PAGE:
A Field Trip at 12,000ft

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Grace Glynn
January 28, 2013

For my first three weeks here, I am enrolled in one course: tropical ecology.  Class takes place in a purple, stucco building on the university campus for three hours a day, four days a week.  To the delight of a classroom full of amateur field biologists, though, most of our class days are spent outside.  We take trips to many different ecosystems within this incredibly biodiverse country and learn more than we ever could inside walls, no matter how vibrant their color might be.

Our first trip took us up to the páramo, an alpine ecosystem occurring in patches in the Northern Andes, between the tree line and the perpetual snow border above it.  The páramo’s environmental conditions (high winds, a wide diurnal temperature range, and high exposure to UV light) have prompted some trends in evolutionary adaptations for life in this harsh, high-altitude habitat.  The flora of the páramo exhibits effective strategies for overcoming cold temperatures by creating tiny microclimates.  They boast furry, fuzzy leaves, or droop their flower heads to shelter their seeds from the wind.  Cushion plants grow in mats close to the ground, and can consist of up to twenty species living in close coexistence.  Grasses shield their tissues from equatorial UV rays by retaining high amounts of dead, brown biomass, creating a landscape seemingly devoid of green until you look closer at the diversity of asters and the gentians blooming purple and pink.  The grasses cover ancient volcanic cones, which are partially caved in to create an otherworldly scene of endless rolling hummocks swept by constant, fast-moving mist.  The clouds rise up over the valleys to reveal clear lakes carved long ago by alpine glaciers.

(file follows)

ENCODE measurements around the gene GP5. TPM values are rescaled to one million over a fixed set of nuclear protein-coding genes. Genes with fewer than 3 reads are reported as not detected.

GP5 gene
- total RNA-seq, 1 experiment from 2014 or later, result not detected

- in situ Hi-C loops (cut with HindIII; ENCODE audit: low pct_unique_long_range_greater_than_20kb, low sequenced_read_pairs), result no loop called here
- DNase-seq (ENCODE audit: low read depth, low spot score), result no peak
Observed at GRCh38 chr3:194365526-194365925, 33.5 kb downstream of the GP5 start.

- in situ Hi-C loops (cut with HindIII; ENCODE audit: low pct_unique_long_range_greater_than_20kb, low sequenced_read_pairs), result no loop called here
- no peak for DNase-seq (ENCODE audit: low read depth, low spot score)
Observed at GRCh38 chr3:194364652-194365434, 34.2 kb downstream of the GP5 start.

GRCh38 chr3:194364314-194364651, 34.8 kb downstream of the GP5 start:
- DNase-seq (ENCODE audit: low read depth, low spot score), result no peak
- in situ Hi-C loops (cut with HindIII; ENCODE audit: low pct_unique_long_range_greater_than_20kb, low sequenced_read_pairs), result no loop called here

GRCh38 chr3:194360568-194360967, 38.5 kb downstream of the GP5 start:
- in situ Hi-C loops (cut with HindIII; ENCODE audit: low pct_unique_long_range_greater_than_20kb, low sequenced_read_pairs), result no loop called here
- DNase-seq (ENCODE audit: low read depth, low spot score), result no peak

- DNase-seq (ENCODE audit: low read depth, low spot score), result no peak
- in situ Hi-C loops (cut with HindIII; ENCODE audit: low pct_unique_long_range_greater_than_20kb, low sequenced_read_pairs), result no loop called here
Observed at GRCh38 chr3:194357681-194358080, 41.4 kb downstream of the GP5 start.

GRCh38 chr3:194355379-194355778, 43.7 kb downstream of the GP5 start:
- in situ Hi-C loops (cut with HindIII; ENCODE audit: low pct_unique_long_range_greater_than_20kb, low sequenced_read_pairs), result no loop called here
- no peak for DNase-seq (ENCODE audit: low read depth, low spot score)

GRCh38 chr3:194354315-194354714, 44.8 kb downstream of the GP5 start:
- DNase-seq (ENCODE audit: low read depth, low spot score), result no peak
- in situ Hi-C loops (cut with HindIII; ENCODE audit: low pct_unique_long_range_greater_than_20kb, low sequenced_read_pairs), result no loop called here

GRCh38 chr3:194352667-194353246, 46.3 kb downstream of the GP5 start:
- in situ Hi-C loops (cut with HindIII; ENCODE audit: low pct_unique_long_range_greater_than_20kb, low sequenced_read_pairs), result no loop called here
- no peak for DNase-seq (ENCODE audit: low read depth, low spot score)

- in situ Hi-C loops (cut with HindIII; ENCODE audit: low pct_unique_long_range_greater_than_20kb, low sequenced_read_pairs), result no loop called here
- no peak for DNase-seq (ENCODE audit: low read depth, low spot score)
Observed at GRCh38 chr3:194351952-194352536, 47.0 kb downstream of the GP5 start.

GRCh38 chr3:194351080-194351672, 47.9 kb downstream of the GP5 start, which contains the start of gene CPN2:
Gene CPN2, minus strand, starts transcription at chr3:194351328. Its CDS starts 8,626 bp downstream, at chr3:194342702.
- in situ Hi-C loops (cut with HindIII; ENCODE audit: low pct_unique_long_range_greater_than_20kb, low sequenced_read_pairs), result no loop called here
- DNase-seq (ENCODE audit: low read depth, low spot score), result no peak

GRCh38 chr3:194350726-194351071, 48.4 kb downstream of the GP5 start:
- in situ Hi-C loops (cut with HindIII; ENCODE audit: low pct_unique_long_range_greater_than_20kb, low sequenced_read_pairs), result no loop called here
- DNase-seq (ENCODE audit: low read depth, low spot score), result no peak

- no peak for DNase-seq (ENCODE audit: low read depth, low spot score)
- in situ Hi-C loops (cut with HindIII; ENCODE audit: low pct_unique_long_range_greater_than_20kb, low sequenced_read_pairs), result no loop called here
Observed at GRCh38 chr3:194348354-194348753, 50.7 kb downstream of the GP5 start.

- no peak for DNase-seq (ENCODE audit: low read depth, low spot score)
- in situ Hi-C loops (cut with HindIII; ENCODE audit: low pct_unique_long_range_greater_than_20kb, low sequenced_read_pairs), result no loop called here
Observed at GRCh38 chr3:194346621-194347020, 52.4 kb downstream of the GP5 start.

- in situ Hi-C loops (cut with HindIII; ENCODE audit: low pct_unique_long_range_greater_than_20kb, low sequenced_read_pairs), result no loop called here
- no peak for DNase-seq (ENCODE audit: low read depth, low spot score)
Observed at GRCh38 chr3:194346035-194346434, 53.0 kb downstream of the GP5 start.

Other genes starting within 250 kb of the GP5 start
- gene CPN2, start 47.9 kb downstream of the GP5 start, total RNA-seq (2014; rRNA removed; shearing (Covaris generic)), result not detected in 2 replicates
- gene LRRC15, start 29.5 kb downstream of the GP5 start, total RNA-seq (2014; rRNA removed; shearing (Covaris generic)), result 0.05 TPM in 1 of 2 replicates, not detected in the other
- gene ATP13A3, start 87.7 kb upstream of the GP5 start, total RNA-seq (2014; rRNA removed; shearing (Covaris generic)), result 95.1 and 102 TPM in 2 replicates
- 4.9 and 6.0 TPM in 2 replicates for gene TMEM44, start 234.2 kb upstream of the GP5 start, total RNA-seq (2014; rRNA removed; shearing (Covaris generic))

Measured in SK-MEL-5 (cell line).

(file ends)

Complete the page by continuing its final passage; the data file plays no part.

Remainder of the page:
Though it was a landscape completely foreign and strange to me, the páramo reminded me of a more familiar mountain ecosystem: the tundra of northern Maine.  While doing conservation work above treeline on the tallest mountain in my New England state, I’ve gotten to know the fragile flora that exists there, still surviving on the mountaintop after being left behind by a retreating glacier 10,000 years ago.  What struck me while hiking through the Ecuadorian páramo was the morphological similarity between some of the plants of these two different habitats.  Species compositions are extremely different, but there are consistent environmental conditions present in both alpine zones which have prompted the coevolution of a few adaptive features.

This species of Aster boasts fuzzy leaves reminiscent of those of one of my favorite Northern plants of the Heath family, Labrador Tea, though the two are quite unrelated.

These massive cushion plants generate microclimatic conditions favorable for life in the freezing rain and winds. Their low-lying, mat-like growth form reminds me of Diapensia lapponica, which grows for hundreds of years while crouching low on the mountaintops of Northern Maine.



Selective pressure for adaptations such as pubescent leaves and growth in low-lying mats seems to be higher in the páramo, where conditions are intensified due to altitude and other geographical factors, yielding more dramatic adaptive traits.  It would be interesting to study the factors that lead to the higher floral biodiversity present in the páramo in the face of such harsh conditions in comparison to other less-diverse alpine ecosystems worldwide.

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Grace Glynn

<p><span style="color: rgb(29, 29, 29); font-family: Arial, Verdana, sans-serif; font-size: 12px; line-height: normal; background-color: rgb(237, 237, 237);">Grace is a junior at Connecticut College with a major in botany. She grew up on the coast of Maine and looks forward to leaving its harsh winter for the equatorial Galapagos Islands. Grace&rsquo;s interests include paleontology, backpacking, folk music, and fermented foods. Join her as she heads to Ecuador for the semester!</span></p>

Home University:
Connecticut College
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